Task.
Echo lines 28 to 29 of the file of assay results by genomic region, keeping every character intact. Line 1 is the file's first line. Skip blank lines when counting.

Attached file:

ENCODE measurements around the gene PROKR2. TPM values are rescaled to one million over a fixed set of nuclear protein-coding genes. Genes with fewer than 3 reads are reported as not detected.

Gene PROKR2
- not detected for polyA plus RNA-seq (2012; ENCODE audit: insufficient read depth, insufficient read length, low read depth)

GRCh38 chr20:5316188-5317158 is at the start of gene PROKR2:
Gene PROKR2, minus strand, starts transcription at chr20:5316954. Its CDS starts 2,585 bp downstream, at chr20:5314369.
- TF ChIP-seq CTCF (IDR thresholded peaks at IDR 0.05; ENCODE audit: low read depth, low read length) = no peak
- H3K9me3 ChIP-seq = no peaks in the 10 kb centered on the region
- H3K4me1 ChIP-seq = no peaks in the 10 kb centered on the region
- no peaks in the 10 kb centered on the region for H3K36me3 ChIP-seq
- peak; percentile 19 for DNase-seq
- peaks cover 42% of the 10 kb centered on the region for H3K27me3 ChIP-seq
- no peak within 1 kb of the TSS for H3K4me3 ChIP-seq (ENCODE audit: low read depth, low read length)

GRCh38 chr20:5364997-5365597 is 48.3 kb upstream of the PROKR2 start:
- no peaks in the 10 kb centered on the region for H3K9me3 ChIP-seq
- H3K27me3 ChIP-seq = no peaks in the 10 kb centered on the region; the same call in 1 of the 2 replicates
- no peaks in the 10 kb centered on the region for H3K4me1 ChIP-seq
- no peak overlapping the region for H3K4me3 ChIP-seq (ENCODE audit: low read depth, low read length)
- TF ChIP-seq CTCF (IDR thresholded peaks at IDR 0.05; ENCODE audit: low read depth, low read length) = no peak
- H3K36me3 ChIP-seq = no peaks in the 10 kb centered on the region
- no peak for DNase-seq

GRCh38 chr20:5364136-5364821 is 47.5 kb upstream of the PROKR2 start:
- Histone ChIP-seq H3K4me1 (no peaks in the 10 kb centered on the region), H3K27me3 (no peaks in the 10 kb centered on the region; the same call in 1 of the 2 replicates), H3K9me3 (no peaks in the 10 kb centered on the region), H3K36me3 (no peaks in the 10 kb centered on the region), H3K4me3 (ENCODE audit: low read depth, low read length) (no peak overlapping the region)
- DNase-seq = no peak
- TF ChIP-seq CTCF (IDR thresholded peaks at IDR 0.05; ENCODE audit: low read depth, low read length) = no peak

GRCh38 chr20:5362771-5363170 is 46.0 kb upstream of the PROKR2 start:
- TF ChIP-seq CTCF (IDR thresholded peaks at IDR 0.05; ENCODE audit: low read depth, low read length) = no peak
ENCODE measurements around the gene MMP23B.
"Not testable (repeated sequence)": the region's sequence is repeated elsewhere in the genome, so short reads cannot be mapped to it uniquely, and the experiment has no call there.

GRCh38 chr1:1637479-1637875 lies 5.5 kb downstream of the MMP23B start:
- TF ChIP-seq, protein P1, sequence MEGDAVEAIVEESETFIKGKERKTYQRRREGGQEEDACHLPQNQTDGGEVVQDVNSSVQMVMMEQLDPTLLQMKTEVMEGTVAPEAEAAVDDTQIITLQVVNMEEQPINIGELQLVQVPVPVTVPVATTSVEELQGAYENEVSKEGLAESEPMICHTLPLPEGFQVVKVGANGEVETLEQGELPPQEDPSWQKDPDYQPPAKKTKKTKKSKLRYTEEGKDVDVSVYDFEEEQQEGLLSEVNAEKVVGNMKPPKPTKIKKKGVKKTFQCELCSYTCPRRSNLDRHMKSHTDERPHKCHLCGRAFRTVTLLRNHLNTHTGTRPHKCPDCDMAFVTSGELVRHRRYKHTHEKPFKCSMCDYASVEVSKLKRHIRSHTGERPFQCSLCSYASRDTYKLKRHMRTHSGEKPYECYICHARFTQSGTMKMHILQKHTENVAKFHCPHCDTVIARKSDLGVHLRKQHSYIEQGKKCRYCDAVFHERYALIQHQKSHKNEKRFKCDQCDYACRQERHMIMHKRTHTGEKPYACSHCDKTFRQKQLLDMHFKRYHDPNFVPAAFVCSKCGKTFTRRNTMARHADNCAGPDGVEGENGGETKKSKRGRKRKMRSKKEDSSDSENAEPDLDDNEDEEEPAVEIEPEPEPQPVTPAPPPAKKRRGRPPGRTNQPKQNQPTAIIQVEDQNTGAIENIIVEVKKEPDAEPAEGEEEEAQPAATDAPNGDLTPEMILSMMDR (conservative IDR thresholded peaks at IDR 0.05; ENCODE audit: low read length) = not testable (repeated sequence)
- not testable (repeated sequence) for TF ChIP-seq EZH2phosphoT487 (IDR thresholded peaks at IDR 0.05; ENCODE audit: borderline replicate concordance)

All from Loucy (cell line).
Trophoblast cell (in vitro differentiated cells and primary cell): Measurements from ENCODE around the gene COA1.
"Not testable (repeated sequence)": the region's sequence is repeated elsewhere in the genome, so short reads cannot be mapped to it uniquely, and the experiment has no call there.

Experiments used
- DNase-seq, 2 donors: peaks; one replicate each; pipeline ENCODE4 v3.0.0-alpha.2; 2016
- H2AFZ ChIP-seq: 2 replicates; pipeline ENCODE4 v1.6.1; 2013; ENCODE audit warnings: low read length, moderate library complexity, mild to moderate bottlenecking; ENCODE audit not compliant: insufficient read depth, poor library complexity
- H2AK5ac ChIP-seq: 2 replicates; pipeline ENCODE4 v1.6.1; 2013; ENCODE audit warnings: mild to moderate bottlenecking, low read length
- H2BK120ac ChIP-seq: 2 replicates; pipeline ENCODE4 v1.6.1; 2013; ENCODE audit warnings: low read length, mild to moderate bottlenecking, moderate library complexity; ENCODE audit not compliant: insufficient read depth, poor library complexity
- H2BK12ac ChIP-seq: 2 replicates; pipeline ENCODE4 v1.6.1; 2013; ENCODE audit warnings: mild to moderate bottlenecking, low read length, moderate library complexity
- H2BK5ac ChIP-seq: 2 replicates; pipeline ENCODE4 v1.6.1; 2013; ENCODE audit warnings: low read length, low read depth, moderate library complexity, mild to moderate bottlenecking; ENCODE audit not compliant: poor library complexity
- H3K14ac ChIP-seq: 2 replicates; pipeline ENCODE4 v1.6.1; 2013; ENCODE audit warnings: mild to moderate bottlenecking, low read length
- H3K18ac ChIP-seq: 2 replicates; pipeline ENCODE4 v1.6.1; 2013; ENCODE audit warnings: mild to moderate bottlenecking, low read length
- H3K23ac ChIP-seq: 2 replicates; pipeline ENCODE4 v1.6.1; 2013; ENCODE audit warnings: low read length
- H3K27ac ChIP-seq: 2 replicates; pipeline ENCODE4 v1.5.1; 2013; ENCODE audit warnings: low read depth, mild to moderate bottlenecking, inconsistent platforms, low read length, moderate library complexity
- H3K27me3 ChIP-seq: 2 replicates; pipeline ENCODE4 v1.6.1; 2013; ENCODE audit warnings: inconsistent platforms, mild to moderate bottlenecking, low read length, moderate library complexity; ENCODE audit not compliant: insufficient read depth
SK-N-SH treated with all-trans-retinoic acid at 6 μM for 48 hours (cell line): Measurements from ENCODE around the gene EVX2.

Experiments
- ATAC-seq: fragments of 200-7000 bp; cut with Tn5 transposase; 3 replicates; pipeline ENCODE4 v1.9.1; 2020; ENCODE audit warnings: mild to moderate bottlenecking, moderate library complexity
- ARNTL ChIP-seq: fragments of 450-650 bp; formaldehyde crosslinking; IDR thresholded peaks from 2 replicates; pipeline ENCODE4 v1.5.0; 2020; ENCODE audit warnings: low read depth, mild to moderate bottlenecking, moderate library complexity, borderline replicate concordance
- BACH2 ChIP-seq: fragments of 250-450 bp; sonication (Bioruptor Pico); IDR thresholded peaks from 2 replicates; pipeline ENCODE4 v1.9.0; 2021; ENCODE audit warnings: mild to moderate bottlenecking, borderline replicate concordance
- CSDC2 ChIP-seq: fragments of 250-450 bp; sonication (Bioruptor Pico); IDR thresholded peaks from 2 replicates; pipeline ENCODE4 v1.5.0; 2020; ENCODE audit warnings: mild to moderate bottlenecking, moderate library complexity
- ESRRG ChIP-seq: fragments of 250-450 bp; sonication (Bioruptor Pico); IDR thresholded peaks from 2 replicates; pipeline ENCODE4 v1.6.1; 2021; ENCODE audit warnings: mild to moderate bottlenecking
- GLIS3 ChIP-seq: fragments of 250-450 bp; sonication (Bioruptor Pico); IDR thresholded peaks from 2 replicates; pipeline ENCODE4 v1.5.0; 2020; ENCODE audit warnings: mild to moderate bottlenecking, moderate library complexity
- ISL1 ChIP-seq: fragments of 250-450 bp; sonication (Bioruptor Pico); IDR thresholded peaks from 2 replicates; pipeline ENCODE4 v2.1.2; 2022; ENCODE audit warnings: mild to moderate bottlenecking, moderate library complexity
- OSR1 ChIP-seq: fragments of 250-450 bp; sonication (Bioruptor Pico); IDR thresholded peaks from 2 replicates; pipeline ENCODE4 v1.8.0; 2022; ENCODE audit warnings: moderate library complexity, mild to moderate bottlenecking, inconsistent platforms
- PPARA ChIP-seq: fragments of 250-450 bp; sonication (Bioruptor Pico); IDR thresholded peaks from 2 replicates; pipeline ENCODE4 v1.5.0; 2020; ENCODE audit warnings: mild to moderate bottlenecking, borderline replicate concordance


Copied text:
"Not testable (repeated sequence)": the region's sequence is repeated elsewhere in the genome, so short reads cannot be mapped to it uniquely, and the experiment has no call there.

GRCh38 chr1:1637479-1637875 lies 5.5 kb downstream of the MMP23B start: